The availability of the complete genome sequence allowed us to locate three open reading frames (ORFs), including VIBHAR_03430 (Swiss-Prot: A7MYY8), VIBHAR_06345 (Swiss-Prot: A7N8P3) and, VIBHAR_01265 (Swiss-Prot: A7N1G4) in the genome of V. harveyi type strain ATCC BAA-1116 BB120. These reading frames encode uncharacterized proteins with presumed GlcNAcase activity. In an attempt to isolate the genes that encode GlcNAcases in a closely-related organism, three sets of oligonucleotides were designed based on the above-mentioned ORFs. Two homologous DNAs were amplified by the oligonucleotides designed from the VIBHAR_03430 and VIBHAR_01265 ORFs, whereas the DNA fragment compatible with the VIBHAR_06345 ORF could not be amplified successfully. Hence, the first two DNA fragments (hereafter referred to as VhNag1 and VhNag2) were further cloned and expressed for functional characterization. Nucleotide sequence analysis showed that the VhNag1 full-length DNA contains 2,343 bp which encode a polypeptide of 88,849 Da, whereas the VhNag2 full-length DNA contains 1,926 bp, encoding a polypeptide of 73,143 Da. The pI values of VhNag1 and VhNag2 were calculated to be 4.9 and 5.4, respectively. The nucleotide and corresponding amino acid sequences of the newly-identified GlcNACases have been deposited in the GenBank/EMBL/DDBJ database with assigned accession numbers of HM175715 for VhNag1 and HM175716 for VhNag2. Although a BLAST search indicated high sequence similarity of VhNag1 and VhNag2 to GlcNAcases from other Vibrio species, most of these sequences turned out to be only hypothetical proteins with predicted GlcNAcase activity. Low sequence similarity with all GH-3 members (< 12%) suggested that neither of these enzymes belong to GH-3, but matches of up to 30% with previously studied GH-20 enzymes indicated that they are new GH-20 members. A sequence comparison with eleven functionally-characterized GH-20 enzymes (data not shown) shows that both VhNag sequences are closest to the α-chain of human GlcNAcase (HuHexA, 30% similarity) [24], followed by Serratia marcescens chitobiase (SmChb, 24%) [25]. Fig. 1 shows a sequence alignment of VhNag1 and VhNag2 with three selected GlcNAcases, including VhChb [26] (the only characterized GlcNAcase from V. harveyi), HuHexA and SmChb (which have the highest sequence similarities to the VhNag sequences). Since the structural details of SmChb are well studied, further sequence comparisons were with SmChb. As seen in Fig. 1, a number of consensus residues are identified, a few of which may participate in the catalytic function of the Vibrio GlcNAcases. The most obvious of these are the acidic pairs Asp287-Glu288 (in VhNag1) or Asp437-Glu438 (in VhNag2) (Fig. 1, red asterisks) as they are completely aligned with Asp539-Glu540 of SmChb. These two residues were previously shown to be crucial for the catalytic function of SmChb, Glu540 acting as the catalytic residue [13,25]. Other residues found to be involved in binding the substrate in the enzyme-substrate complex of SmChb-diNAG include Asp346, Arg349, Asp378, Asp379, Trp616, Trp685, and Trp737. These residues are completely conserved among the GlcNAcase species (Fig. 1, blue dots).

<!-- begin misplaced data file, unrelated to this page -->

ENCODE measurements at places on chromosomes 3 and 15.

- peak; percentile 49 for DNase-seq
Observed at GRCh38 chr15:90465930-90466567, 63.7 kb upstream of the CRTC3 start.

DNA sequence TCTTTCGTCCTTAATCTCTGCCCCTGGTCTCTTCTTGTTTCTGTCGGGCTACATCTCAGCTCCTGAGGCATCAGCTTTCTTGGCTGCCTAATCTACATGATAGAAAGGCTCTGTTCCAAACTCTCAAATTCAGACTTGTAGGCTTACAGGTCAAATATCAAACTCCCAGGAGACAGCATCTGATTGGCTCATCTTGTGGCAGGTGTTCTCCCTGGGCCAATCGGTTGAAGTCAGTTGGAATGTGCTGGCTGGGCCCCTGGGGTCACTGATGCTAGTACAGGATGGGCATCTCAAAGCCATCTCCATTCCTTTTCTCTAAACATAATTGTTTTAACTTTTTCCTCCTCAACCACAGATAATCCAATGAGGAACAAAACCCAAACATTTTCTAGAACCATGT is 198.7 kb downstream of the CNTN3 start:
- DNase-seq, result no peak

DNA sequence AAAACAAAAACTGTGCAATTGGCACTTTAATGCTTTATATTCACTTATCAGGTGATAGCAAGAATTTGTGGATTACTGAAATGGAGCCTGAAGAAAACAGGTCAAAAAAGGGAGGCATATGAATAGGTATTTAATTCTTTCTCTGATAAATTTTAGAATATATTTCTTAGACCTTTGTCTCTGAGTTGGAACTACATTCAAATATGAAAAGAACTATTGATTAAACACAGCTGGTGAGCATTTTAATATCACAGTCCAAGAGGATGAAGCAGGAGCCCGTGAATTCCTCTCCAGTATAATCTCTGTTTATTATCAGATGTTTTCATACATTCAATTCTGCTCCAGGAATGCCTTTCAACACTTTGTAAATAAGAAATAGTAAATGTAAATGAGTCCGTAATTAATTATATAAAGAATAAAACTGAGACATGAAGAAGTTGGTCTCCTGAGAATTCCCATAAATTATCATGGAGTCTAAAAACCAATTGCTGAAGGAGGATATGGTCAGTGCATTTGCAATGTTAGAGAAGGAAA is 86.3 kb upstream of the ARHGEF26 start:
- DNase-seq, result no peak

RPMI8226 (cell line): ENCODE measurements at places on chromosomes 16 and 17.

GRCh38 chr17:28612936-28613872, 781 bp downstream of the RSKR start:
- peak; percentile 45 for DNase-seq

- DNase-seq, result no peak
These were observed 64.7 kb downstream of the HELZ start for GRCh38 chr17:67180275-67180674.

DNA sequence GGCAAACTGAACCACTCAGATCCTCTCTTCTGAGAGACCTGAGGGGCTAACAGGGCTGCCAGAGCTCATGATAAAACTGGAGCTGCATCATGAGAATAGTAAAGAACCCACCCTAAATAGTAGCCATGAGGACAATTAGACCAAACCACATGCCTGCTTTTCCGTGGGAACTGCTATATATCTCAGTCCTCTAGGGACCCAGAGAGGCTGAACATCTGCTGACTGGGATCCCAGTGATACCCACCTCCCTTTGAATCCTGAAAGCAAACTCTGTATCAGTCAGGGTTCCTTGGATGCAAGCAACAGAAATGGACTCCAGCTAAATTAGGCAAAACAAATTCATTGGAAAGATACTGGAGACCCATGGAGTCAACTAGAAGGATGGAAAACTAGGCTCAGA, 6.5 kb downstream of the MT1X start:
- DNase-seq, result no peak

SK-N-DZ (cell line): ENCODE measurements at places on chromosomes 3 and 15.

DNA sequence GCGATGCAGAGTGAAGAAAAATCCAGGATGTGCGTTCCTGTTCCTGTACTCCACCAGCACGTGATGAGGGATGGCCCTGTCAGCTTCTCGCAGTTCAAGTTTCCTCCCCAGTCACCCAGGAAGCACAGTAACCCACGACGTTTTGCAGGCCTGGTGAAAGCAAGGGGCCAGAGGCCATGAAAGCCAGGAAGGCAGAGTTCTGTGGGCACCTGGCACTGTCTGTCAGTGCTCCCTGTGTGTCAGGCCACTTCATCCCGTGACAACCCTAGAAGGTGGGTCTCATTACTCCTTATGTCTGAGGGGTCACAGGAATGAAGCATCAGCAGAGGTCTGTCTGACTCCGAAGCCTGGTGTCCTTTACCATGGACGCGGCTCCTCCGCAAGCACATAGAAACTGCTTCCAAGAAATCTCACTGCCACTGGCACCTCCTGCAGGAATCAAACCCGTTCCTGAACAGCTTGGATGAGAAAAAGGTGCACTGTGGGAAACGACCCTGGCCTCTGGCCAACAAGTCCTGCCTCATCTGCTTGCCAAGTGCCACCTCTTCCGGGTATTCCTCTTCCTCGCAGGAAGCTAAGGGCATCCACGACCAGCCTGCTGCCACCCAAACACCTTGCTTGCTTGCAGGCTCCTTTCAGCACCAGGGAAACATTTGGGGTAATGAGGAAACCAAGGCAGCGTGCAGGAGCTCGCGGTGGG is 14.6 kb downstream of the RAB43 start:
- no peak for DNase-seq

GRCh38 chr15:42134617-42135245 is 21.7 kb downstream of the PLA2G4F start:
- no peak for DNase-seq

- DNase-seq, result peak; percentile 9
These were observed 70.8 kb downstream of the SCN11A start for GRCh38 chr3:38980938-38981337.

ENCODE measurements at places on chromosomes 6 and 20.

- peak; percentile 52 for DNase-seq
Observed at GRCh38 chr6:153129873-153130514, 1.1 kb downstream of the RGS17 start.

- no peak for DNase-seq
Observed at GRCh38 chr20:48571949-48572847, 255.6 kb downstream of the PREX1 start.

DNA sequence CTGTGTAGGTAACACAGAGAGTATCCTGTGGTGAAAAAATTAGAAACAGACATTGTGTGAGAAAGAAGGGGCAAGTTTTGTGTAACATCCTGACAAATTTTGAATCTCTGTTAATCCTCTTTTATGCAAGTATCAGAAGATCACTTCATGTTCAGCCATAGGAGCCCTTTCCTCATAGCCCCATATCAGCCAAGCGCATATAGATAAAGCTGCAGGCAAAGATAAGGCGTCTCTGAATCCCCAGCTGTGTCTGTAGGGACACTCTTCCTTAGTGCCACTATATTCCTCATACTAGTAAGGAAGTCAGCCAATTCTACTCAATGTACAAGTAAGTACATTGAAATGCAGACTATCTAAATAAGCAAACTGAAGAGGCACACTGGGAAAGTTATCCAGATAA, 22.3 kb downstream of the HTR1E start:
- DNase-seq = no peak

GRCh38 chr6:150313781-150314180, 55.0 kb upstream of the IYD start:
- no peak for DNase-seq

thumbnailFigure 1. Amino acid sequence alignment of five GH-20 GlcNAcases. The sequence alignment was generated by CLUSTAL W and displayed by Genedoc. The amino acid sequence of S. marcescens chitobiase: SmChb (Swiss-Prot: Q54468) was aligned with the corresponding sequence HuHexA: the α-chain of human hexosaminidase (Swiss-Prot: P06865), V. harveyi chitobiase: VhChb (Swiss-Prot: P13670), V. harveyi 650 VhNag1(GenBank: HM175715) and VhNag2 (GenBank: HM175716). The acidic pair important for enzyme catalysis is marked with red asterisks. The residues responsible for diNAG binding are marked with blue dots. Arrows indicate the first and the last residues in the catalytic domain of SmChb.